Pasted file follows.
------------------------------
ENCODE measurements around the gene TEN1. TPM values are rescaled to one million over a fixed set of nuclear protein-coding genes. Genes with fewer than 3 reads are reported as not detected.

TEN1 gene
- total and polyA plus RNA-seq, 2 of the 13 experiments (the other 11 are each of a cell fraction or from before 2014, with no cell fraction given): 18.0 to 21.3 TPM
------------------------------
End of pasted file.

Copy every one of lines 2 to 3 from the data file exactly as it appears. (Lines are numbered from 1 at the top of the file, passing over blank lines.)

TEN1 gene
- total and polyA plus RNA-seq, 2 of the 13 experiments (the other 11 are each of a cell fraction or from before 2014, with no cell fraction given): 18.0 to 21.3 TPM